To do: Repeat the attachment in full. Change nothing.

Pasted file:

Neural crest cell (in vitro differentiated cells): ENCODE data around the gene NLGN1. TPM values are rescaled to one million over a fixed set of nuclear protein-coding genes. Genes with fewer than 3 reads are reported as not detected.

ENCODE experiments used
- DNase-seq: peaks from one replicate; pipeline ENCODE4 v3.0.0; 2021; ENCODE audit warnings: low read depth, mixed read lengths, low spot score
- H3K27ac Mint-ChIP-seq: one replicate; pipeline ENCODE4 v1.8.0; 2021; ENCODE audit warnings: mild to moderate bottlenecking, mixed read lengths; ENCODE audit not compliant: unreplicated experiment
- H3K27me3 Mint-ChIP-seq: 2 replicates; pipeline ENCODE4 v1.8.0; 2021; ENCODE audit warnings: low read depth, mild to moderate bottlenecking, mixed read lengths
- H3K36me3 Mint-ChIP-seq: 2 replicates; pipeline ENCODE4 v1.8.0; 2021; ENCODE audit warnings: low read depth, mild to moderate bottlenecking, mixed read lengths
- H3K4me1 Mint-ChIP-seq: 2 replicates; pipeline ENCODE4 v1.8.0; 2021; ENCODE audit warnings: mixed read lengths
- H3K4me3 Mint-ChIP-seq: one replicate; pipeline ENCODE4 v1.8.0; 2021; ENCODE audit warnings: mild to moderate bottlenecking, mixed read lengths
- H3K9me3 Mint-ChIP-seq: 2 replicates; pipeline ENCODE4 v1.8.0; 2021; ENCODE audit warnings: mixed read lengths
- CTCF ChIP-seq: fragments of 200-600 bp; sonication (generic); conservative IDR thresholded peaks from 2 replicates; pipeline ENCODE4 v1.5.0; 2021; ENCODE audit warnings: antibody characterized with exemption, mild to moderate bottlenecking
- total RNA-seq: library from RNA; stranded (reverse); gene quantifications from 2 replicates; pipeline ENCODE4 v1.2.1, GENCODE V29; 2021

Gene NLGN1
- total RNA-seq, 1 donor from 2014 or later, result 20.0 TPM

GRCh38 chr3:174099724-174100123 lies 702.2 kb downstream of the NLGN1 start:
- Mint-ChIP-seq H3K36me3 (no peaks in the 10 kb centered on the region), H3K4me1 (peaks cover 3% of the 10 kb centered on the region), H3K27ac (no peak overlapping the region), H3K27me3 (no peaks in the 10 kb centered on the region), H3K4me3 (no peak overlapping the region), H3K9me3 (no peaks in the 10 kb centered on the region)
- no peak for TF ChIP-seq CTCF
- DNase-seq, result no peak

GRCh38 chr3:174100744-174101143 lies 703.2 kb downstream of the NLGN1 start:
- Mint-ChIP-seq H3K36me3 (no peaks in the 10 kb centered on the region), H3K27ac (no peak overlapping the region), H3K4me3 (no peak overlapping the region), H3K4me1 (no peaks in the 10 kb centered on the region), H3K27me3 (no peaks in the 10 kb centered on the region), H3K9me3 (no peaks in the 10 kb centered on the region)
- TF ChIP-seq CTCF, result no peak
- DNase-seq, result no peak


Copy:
Neural crest cell (in vitro differentiated cells): ENCODE data around the gene NLGN1. TPM values are rescaled to one million over a fixed set of nuclear protein-coding genes. Genes with fewer than 3 reads are reported as not detected.

ENCODE experiments used
- DNase-seq: peaks from one replicate; pipeline ENCODE4 v3.0.0; 2021; ENCODE audit warnings: low read depth, mixed read lengths, low spot score
- H3K27ac Mint-ChIP-seq: one replicate; pipeline ENCODE4 v1.8.0; 2021; ENCODE audit warnings: mild to moderate bottlenecking, mixed read lengths; ENCODE audit not compliant: unreplicated experiment
- H3K27me3 Mint-ChIP-seq: 2 replicates; pipeline ENCODE4 v1.8.0; 2021; ENCODE audit warnings: low read depth, mild to moderate bottlenecking, mixed read lengths
- H3K36me3 Mint-ChIP-seq: 2 replicates; pipeline ENCODE4 v1.8.0; 2021; ENCODE audit warnings: low read depth, mild to moderate bottlenecking, mixed read lengths
- H3K4me1 Mint-ChIP-seq: 2 replicates; pipeline ENCODE4 v1.8.0; 2021; ENCODE audit warnings: mixed read lengths
- H3K4me3 Mint-ChIP-seq: one replicate; pipeline ENCODE4 v1.8.0; 2021; ENCODE audit warnings: mild to moderate bottlenecking, mixed read lengths
- H3K9me3 Mint-ChIP-seq: 2 replicates; pipeline ENCODE4 v1.8.0; 2021; ENCODE audit warnings: mixed read lengths
- CTCF ChIP-seq: fragments of 200-600 bp; sonication (generic); conservative IDR thresholded peaks from 2 replicates; pipeline ENCODE4 v1.5.0; 2021; ENCODE audit warnings: antibody characterized with exemption, mild to moderate bottlenecking
- total RNA-seq: library from RNA; stranded (reverse); gene quantifications from 2 replicates; pipeline ENCODE4 v1.2.1, GENCODE V29; 2021

Gene NLGN1
- total RNA-seq, 1 donor from 2014 or later, result 20.0 TPM

GRCh38 chr3:174099724-174100123 lies 702.2 kb downstream of the NLGN1 start:
- Mint-ChIP-seq H3K36me3 (no peaks in the 10 kb centered on the region), H3K4me1 (peaks cover 3% of the 10 kb centered on the region), H3K27ac (no peak overlapping the region), H3K27me3 (no peaks in the 10 kb centered on the region), H3K4me3 (no peak overlapping the region), H3K9me3 (no peaks in the 10 kb centered on the region)
- no peak for TF ChIP-seq CTCF
- DNase-seq, result no peak

GRCh38 chr3:174100744-174101143 lies 703.2 kb downstream of the NLGN1 start:
- Mint-ChIP-seq H3K36me3 (no peaks in the 10 kb centered on the region), H3K27ac (no peak overlapping the region), H3K4me3 (no peak overlapping the region), H3K4me1 (no peaks in the 10 kb centered on the region), H3K27me3 (no peaks in the 10 kb centered on the region), H3K9me3 (no peaks in the 10 kb centered on the region)
- TF ChIP-seq CTCF, result no peak
- DNase-seq, result no peak